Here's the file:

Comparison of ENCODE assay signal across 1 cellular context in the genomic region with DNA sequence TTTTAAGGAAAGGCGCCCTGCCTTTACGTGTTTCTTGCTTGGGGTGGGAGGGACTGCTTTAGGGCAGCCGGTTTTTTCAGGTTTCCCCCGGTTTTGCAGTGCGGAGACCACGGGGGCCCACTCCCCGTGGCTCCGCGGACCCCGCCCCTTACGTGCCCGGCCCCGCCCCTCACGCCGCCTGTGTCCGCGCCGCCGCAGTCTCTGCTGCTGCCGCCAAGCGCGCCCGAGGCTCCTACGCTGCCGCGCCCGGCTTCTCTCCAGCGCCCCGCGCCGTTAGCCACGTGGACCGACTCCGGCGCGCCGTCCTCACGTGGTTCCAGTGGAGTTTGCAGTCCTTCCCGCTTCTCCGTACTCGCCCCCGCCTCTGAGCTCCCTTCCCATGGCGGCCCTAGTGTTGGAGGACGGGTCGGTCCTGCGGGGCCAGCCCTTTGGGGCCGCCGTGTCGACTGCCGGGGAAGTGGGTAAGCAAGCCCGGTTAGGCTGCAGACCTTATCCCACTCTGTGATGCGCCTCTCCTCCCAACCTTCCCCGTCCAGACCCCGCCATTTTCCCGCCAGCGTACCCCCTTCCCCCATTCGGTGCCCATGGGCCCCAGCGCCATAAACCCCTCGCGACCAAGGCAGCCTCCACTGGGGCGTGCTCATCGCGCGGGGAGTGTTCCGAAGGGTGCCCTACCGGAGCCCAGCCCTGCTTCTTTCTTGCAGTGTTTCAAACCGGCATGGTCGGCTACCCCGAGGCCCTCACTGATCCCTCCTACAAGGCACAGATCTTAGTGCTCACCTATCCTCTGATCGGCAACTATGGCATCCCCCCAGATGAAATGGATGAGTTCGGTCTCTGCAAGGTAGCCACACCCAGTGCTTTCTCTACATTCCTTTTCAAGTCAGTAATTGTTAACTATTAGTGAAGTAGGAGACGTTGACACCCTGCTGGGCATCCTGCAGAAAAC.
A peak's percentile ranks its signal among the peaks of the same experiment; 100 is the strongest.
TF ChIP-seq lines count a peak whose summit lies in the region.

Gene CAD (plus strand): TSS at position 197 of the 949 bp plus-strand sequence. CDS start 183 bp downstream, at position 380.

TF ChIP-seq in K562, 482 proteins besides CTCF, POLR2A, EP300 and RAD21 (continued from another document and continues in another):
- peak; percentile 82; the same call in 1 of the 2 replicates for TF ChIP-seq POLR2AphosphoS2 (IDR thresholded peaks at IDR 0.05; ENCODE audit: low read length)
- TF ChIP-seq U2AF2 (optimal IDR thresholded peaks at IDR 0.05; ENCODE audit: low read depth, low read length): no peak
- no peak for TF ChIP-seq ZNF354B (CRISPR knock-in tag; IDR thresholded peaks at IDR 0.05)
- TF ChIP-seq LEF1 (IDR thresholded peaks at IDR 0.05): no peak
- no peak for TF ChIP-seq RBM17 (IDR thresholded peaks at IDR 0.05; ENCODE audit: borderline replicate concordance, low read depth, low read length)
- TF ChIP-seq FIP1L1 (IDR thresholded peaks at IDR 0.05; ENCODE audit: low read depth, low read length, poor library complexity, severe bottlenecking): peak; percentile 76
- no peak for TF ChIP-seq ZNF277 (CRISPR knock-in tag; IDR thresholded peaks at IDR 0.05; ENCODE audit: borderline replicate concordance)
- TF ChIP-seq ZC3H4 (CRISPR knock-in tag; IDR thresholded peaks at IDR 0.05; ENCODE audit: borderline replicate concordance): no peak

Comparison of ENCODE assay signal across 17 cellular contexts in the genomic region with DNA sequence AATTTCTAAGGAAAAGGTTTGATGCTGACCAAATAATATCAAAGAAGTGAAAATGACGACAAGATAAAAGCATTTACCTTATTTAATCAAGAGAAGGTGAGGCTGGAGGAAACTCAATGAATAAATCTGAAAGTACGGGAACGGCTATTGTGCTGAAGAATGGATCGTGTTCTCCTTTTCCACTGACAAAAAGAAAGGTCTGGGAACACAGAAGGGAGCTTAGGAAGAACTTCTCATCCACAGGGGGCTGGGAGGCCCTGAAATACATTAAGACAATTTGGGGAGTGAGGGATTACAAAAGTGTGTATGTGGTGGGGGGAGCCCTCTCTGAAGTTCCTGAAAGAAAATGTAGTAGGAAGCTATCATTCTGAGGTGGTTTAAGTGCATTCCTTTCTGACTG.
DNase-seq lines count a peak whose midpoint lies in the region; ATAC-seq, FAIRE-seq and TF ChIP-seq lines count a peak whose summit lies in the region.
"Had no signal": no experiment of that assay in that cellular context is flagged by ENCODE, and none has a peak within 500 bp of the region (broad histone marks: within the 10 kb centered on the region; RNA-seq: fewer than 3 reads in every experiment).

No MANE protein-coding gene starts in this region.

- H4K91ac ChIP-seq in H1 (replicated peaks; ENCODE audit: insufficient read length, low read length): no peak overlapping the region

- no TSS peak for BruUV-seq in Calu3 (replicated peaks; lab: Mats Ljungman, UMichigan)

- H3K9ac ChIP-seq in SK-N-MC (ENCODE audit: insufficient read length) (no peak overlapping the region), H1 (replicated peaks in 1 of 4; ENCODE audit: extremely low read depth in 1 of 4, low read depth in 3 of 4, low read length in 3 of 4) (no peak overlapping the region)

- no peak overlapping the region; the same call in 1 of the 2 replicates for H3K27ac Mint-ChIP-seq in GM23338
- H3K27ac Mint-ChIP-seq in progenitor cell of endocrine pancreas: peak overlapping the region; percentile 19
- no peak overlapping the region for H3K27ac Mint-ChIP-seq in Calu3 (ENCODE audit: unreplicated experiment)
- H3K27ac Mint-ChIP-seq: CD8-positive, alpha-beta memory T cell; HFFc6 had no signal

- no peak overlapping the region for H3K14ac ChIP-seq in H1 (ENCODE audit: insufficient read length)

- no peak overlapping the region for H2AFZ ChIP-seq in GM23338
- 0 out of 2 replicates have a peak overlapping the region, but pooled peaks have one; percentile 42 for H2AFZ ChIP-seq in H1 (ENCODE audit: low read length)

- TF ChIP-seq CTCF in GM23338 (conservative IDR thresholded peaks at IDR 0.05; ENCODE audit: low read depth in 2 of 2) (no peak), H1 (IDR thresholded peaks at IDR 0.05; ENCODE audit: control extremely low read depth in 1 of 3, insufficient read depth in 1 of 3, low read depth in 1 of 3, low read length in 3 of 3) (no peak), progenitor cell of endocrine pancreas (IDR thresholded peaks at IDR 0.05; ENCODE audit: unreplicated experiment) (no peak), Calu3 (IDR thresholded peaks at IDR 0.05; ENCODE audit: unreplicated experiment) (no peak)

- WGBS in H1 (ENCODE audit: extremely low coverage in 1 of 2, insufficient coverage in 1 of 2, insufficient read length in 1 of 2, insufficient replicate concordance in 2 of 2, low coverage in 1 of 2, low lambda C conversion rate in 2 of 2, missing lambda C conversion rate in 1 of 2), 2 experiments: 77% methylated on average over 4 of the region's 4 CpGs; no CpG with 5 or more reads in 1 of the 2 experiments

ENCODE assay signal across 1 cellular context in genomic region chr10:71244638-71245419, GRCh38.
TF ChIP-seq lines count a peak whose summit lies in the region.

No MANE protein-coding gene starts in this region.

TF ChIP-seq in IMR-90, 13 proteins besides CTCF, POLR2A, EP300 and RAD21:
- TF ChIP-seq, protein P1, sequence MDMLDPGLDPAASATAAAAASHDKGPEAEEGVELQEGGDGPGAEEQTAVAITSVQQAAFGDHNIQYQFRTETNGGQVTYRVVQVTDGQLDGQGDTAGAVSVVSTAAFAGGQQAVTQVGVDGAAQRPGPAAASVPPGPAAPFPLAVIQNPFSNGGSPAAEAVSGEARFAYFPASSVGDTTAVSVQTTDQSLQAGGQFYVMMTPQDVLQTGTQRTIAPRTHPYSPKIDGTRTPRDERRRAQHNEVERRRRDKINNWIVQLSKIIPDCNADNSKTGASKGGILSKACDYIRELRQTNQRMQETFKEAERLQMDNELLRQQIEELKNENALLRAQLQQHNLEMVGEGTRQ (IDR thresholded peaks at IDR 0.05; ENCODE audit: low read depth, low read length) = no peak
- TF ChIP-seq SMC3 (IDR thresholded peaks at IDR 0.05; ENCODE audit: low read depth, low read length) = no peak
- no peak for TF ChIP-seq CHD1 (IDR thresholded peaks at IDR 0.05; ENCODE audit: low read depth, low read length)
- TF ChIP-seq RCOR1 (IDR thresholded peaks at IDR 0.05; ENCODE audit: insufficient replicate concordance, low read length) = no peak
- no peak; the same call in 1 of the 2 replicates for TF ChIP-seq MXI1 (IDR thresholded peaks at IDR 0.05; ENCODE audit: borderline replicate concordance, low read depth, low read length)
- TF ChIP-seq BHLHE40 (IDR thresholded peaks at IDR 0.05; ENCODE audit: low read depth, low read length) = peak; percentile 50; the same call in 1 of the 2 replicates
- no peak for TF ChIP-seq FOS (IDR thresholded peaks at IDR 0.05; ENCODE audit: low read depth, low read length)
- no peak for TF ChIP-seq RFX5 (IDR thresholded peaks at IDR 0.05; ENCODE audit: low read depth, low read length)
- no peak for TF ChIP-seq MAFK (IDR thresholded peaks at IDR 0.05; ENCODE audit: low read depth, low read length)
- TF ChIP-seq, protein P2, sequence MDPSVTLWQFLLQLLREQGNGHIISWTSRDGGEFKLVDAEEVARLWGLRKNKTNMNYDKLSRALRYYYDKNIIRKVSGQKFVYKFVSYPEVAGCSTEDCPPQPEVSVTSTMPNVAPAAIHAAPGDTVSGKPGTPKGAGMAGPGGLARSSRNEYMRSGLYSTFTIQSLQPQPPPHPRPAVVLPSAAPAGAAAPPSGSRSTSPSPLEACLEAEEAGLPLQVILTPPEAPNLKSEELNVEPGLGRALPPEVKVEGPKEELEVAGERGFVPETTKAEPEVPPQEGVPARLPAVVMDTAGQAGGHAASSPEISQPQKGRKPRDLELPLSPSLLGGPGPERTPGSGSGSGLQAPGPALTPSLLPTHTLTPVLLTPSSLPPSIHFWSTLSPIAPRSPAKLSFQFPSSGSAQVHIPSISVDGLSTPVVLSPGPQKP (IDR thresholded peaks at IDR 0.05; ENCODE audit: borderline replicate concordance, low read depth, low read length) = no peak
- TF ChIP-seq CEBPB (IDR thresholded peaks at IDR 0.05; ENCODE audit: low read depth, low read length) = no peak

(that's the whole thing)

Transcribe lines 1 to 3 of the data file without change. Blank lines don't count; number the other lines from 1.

Comparison of ENCODE assay signal across 1 cellular context in the genomic region with DNA sequence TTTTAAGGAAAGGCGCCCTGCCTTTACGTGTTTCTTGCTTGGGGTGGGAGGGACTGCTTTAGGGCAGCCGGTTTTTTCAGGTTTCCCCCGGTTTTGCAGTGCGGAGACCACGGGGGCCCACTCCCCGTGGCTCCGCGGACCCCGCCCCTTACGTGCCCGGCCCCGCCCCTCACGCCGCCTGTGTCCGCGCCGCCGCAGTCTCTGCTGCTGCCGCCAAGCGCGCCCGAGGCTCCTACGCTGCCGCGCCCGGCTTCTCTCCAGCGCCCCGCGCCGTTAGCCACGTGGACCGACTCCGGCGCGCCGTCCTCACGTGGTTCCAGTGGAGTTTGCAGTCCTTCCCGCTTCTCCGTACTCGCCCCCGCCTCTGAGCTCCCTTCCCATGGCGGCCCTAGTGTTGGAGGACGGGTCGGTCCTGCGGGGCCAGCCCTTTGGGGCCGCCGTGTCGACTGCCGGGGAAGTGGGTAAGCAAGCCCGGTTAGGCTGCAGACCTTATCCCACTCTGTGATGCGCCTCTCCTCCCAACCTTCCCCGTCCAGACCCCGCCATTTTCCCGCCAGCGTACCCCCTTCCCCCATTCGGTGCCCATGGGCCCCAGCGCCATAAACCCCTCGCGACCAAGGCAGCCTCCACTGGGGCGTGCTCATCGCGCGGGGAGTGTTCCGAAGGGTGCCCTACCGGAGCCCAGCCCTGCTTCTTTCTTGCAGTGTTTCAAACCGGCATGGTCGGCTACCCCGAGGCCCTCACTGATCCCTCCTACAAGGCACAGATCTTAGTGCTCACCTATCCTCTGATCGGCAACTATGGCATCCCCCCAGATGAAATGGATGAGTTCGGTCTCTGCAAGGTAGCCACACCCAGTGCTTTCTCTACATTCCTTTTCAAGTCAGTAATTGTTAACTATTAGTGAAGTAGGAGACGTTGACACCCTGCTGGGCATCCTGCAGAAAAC.
A peak's percentile ranks its signal among the peaks of the same experiment; 100 is the strongest.
TF ChIP-seq lines count a peak whose summit lies in the region.